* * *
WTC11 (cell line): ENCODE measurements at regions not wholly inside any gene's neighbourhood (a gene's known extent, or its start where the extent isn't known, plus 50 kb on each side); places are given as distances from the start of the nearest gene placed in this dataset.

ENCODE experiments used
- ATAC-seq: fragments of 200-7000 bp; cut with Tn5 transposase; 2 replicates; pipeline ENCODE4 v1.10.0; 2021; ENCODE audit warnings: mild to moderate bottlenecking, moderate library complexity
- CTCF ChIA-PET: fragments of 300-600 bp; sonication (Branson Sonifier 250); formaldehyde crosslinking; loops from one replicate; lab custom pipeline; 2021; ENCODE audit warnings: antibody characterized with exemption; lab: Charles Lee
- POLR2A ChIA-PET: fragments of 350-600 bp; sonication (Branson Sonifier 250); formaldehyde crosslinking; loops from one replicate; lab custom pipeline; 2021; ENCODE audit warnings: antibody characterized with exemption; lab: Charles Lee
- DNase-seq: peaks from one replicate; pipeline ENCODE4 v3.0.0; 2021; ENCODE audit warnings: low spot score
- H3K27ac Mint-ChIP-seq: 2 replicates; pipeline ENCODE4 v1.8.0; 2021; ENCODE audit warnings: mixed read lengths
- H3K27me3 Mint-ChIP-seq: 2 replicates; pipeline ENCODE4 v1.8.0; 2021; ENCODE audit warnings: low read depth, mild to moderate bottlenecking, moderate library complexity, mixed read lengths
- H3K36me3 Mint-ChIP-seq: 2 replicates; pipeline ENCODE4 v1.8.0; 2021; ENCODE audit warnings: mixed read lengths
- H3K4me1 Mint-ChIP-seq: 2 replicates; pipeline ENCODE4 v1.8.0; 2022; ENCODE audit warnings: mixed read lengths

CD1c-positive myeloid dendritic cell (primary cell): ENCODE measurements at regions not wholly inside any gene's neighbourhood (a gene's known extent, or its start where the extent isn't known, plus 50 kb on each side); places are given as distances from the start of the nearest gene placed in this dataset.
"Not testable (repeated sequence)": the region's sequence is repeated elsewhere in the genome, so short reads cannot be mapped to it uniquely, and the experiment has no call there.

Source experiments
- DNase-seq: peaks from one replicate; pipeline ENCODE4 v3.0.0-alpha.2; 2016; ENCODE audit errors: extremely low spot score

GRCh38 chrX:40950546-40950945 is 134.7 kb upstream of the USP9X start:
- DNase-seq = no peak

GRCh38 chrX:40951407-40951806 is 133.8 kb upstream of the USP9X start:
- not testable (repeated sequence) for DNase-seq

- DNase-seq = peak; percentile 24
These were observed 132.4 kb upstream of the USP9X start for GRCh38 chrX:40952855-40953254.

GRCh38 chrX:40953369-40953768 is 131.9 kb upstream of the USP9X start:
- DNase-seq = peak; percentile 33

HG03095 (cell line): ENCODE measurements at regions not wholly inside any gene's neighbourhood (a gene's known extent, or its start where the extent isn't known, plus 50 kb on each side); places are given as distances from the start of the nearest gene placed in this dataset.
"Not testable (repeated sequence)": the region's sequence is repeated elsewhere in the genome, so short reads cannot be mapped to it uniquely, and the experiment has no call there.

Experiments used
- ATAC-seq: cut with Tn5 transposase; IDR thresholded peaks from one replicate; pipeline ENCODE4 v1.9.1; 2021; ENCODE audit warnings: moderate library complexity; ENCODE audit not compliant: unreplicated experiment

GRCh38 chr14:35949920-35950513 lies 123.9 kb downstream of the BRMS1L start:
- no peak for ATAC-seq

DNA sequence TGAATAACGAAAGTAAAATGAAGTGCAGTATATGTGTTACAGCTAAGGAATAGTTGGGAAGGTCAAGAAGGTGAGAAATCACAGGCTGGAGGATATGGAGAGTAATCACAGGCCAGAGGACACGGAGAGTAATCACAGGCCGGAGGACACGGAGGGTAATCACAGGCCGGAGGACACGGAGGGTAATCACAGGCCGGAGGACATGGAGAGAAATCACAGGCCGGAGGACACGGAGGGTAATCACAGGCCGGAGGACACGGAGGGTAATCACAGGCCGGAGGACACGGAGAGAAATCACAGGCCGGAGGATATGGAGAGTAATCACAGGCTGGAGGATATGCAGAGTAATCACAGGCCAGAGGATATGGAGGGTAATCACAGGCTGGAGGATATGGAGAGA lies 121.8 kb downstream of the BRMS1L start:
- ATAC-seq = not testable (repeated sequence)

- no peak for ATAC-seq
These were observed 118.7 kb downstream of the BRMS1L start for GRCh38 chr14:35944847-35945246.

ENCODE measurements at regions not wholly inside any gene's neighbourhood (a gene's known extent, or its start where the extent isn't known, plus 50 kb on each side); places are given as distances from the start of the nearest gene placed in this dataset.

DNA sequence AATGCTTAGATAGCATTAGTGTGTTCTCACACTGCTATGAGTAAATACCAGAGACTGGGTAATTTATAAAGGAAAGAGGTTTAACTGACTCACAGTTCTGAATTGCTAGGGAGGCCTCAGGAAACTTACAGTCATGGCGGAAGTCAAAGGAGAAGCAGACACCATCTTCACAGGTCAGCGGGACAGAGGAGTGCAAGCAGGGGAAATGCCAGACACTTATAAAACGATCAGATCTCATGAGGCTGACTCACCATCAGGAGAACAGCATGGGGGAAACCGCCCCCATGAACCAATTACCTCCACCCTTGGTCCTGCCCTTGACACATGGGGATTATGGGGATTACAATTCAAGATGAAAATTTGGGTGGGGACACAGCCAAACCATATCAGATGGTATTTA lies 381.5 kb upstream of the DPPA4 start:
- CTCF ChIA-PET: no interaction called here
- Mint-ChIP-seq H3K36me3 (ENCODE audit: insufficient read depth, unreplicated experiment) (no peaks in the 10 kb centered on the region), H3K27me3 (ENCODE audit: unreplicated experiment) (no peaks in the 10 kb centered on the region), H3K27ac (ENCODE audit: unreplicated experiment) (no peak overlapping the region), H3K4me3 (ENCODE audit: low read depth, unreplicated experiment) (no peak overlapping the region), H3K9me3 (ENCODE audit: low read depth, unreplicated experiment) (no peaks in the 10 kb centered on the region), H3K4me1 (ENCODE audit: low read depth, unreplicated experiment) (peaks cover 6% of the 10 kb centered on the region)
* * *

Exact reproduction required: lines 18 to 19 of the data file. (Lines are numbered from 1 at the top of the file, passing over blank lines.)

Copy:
- not testable (repeated sequence) for DNase-seq

- DNase-seq = peak; percentile 24